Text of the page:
Zachary Horwitz, an American actor, was sentenced to prison for defrauding investors out of $650 million in a massive Hollywood ponzi scheme.
Horwitz, who used the money to fund a luxury lifestyle of yachts, planes, and fast automobiles, was sentenced to 20 years in prison on Monday.
The imprisoned actor forged contracts with HBO and Netflix to dupe investors into turning over large sums of money, which he spent on private flights, top-of-the-line cars, and a fancy Los Angeles residence equipped with a wine cellar.
“Horwitz portrayed himself as a Hollywood success story,” prosecutors said, according to the Department of Justice.
“He branded himself as an industry player, who… leveraged his relationships with online streaming platforms like HBO and Netflix to sell them foreign film distribution rights at a steady premium.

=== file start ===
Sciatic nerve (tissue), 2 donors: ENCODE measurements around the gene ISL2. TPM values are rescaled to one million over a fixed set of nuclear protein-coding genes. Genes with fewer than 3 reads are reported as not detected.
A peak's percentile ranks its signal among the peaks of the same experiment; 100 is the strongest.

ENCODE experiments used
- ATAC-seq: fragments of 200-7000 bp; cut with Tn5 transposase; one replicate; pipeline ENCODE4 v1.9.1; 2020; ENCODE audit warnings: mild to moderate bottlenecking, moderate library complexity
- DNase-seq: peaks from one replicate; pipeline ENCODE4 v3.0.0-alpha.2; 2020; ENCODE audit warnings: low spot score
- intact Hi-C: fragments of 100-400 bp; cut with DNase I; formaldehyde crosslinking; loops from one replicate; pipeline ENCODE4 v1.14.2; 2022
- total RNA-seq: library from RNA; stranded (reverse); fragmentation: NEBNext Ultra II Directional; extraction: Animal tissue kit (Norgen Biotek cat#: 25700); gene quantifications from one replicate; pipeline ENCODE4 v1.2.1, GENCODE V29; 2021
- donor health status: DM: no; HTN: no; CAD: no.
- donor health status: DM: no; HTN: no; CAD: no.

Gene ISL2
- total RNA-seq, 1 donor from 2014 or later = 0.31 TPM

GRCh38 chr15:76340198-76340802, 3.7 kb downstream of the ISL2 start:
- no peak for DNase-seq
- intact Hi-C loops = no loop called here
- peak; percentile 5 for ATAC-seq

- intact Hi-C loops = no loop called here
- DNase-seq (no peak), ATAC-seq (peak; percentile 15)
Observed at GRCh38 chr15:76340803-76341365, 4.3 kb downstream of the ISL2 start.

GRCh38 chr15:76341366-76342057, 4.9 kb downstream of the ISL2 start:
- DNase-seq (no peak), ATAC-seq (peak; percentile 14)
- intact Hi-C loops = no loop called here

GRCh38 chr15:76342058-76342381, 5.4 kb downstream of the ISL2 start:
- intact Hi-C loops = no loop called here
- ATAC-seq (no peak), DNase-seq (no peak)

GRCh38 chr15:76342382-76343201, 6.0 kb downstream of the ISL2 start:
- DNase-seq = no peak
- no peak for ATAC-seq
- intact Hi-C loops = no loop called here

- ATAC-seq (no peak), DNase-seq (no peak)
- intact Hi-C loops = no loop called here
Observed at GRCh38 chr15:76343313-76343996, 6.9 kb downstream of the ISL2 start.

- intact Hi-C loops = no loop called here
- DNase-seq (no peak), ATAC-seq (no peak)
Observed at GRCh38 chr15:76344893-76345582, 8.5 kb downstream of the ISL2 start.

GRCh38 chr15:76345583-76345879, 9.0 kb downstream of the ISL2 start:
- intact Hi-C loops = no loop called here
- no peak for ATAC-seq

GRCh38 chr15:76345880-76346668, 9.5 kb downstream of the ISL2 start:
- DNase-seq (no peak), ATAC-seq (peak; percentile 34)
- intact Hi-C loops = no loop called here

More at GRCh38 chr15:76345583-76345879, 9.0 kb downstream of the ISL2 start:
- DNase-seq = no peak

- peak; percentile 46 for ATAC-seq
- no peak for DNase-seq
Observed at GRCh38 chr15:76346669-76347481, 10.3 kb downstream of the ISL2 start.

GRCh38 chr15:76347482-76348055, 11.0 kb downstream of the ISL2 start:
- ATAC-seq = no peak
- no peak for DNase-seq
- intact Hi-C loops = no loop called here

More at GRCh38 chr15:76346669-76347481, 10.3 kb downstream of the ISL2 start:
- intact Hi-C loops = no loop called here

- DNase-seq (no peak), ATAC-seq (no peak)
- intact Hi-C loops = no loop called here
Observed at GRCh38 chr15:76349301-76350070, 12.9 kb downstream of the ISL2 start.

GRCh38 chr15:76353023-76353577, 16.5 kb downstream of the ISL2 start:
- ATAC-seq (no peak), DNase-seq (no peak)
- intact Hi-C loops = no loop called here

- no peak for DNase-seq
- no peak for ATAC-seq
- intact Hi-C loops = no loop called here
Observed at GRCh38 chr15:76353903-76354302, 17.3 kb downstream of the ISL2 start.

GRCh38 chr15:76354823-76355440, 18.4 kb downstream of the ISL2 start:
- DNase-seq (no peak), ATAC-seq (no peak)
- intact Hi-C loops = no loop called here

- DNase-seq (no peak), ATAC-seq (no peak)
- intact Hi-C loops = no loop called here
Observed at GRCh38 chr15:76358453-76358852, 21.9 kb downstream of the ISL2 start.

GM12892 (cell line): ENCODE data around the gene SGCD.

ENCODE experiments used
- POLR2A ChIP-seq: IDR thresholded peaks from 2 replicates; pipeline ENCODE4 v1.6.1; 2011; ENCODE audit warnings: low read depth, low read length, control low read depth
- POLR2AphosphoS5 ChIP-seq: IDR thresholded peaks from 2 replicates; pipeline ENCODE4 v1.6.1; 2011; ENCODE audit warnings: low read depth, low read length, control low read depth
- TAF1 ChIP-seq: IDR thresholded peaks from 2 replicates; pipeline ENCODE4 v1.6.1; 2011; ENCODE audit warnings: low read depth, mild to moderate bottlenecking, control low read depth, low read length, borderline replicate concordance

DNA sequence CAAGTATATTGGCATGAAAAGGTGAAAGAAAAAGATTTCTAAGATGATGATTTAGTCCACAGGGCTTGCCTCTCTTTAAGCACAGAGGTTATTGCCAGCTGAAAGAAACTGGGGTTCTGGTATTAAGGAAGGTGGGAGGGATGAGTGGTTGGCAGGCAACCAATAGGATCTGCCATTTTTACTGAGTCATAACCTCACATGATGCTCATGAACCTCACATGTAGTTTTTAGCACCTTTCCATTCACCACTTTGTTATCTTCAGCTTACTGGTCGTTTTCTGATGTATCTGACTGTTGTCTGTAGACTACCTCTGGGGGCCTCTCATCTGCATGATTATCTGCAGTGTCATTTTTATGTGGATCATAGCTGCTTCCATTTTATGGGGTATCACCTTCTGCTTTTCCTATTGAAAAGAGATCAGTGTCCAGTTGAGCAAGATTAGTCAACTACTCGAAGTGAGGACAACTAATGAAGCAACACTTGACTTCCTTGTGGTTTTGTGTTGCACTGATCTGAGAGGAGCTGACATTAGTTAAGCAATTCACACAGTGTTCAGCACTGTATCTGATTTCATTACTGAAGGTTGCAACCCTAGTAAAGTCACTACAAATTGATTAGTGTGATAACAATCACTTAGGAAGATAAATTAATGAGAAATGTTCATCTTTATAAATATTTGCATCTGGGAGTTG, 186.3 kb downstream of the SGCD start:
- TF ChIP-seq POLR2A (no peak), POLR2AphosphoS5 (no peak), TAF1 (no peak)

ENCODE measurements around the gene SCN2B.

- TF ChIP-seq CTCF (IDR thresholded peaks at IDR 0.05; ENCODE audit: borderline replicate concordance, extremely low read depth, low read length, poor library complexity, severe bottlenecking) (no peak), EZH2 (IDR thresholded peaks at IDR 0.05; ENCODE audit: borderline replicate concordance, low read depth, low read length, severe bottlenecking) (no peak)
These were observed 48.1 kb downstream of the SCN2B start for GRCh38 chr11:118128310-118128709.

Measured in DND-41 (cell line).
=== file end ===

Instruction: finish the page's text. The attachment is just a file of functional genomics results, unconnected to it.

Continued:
“But, as his victims came to learn, (Horwitz) was not a successful businessman or Hollywood insider. He just played one.”
Horwitz, who acted in small-time horror films under the name Zach Avery, told investors he was buying foreign distribution rights for US movies, and then selling them to streaming platforms.
The 35-year-old gave each victim a note promising a handsome profit six or 12 months later.
Over seven years he kept the scheme going by using new investors’ money to repay the old ones. By the time it all fell apart, more than $230 million had vanished.
He admitted security fraud in October, and acknowledged that he had never bought any film rights, or secured any distribution contracts.
It would be “difficult to conceive a white-collar crime more egregious,” prosecutors said in a memo to the judge, noting he started his life of crime by swindling university friends, according to the Los Angeles Times.
“He began by betraying the trust of his own friends, people who lowered their guard because they could not possibly imagine that someone they had known for years would unflinchingly swindle them and their families out of their life savings,” they wrote.
Horwitz was jailed for 20 years, and ordered by Judge Mark Scarsito to repay $230 million to his victims.